• Genre(s): picture book, holiday stories, picture book for older readers
  • Setting: 1800s
  • Recommended for: PreS-Grade 5
  • Themes: giving thanks, Thanksgiving, American holidays, Sarah Josepha Hale, US Civil War, Abraham Lincoln, writing letters to ignite change, advocacy, persistence, persuasive writing
  • Protagonist description: Sarah Josepha Hale, a white woman; children of various ethnicities saying Thank You in different languages

*Curve & Flow: The Elegant Vision of L.A. Architect Paul R. Williams by Andrea J. Loney (Author) and Keith Mallett (Illustrator)

As an orphaned Black boy growing up in America in the early 1900s, Paul R. Williams became obsessed by the concept of “home.” He not only dreamed of building his own home, he turned his dreams into drawings.

Defying the odds and breaking down the wall of racism, Williams was able to curve around the obstacles in his way to become a world-renowned architect. He designed homes for the biggest celebrities of the day, such as Frank Sinatra and Lucille Ball, and created a number of buildings in Los Angeles that are now considered landmarks.

Booklist and Kirkus starred.

  • Genre(s): picture book biography
  • Setting: early 1900s; Los Angeles, California
  • Recommended for: Grades K-3
  • Themes: STEM, architecture, drawing, racism, prejudice, landmarks, orphans, overcoming adversity, goals, pursuing one’s dreams, perseverance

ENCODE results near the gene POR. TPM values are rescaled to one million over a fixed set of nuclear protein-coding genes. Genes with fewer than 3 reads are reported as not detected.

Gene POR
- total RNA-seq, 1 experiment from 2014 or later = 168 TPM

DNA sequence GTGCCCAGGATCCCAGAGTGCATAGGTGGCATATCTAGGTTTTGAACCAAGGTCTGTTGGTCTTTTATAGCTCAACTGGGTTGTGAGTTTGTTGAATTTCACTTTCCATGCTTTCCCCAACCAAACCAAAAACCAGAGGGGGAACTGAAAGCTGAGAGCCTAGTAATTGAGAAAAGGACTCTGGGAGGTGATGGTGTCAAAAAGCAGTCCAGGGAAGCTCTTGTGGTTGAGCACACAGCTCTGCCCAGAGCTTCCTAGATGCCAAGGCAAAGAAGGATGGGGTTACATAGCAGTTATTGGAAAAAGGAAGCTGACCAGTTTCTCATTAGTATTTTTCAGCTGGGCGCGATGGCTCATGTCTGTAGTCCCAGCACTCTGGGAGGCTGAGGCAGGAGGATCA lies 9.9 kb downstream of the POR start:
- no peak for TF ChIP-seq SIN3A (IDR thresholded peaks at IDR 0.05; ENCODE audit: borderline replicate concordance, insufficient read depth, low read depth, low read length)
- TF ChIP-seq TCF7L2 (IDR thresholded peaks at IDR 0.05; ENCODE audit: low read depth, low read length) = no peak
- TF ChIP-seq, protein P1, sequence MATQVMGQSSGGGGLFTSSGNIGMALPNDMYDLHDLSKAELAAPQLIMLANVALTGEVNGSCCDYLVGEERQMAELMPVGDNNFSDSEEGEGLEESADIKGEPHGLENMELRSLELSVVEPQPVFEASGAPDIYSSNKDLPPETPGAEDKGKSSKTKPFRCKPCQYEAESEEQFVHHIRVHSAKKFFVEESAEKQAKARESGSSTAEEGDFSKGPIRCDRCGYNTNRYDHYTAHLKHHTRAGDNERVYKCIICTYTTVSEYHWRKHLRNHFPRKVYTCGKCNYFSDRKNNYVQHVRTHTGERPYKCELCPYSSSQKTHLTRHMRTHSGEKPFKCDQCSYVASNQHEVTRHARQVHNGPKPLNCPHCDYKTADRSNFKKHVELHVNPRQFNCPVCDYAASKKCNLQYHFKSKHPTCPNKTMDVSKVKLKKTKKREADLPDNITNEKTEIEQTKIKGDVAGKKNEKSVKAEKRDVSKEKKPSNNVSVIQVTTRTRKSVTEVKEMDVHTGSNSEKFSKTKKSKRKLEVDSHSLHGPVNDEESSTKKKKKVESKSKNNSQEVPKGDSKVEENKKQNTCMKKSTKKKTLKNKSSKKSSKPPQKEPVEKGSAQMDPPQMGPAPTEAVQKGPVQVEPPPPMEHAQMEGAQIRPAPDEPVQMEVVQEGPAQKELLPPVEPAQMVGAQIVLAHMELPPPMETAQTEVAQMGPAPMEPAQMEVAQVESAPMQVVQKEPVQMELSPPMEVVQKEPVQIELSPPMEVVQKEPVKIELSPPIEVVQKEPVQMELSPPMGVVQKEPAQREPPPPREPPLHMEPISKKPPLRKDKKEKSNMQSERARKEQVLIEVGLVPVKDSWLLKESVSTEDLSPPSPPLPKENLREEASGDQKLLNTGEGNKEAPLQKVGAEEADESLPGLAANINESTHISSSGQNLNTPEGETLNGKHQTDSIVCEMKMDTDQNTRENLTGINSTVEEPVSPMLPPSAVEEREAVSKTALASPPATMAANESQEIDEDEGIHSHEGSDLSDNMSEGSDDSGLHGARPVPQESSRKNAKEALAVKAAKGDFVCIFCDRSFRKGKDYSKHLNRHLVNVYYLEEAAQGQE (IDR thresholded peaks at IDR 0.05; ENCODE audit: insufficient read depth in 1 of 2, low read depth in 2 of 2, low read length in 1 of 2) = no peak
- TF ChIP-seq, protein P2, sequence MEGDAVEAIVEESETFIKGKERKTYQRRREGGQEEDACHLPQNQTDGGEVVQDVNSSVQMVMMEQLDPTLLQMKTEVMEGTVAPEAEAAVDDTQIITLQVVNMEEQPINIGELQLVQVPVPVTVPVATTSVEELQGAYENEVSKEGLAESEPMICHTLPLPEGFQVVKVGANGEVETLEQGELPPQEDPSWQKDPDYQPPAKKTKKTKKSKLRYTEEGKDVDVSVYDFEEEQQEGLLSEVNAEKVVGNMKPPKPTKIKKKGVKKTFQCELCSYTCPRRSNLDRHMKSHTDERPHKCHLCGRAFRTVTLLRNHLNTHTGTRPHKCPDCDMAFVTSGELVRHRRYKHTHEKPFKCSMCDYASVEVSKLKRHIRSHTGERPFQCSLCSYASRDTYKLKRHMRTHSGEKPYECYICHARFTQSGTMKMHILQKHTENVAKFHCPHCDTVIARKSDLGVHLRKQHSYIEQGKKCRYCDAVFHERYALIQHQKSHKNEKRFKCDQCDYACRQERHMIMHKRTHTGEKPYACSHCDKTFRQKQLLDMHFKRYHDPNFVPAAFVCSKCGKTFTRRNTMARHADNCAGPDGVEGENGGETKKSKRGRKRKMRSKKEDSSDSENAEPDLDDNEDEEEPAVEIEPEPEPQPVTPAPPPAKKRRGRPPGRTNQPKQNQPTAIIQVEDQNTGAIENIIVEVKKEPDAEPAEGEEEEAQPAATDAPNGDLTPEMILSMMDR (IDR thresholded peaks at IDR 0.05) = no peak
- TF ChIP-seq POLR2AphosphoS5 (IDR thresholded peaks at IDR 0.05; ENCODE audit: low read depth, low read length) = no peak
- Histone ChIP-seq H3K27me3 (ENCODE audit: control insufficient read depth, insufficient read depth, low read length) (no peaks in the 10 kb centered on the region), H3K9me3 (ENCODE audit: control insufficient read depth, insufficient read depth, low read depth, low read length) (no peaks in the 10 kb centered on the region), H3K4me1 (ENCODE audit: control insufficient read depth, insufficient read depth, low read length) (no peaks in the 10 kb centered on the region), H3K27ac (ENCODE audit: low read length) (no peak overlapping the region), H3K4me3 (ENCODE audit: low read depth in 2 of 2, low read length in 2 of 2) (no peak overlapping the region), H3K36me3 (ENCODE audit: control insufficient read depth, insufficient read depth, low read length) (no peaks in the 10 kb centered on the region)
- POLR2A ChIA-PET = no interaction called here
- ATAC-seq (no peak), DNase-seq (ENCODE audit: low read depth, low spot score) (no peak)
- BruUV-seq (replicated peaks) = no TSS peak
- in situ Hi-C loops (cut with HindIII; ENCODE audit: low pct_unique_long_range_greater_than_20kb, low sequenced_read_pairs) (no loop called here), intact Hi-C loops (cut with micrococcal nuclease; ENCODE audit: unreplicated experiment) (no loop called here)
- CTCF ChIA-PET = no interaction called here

• Protagonist description: young boy, African American, orphan

*The Circles in the Sky by Karl James Mountford

One morning, Fox is drawn toward the forest. There, in a clearing, he sees something small and silent, perhaps forgotten. It’s a bird, lying as still as can be.

Fox is confused, upset, and angry. Is the bird broken? Why doesn’t it move or sing, no matter what Fox does? His curious antics are spied by a little moth, who shares a comforting thought about the circles in the sky–that the sun, even after it sets, is reflected by the moon and the stars, reminding us of its light.

Kirkus and BCCB starred.

  • Genre(s): picture book
  • Setting: forest at dawn
  • Recommended for: PreS-Grade 2
  • Themes: forest animals, foxes, moths, memory, death, mourning
  • Protagonist description: multiple forest animals

 

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ABOUT THE SPOTLIGHT

The New Release Spotlight began in May 2016 as a way to help librarians keep up with the many new children’s and YA books that are released each week. Every Tuesday, school librarian Leigh Collazo compiles the New Release Spotlight using a combination of Follett’s Titlewave, Amazon, Goodreads, and Barnes and Noble. Titles with a * by them received two or more starred professional reviews. Recommended grade levels represent the range of grade levels recommended by professional book reviewers.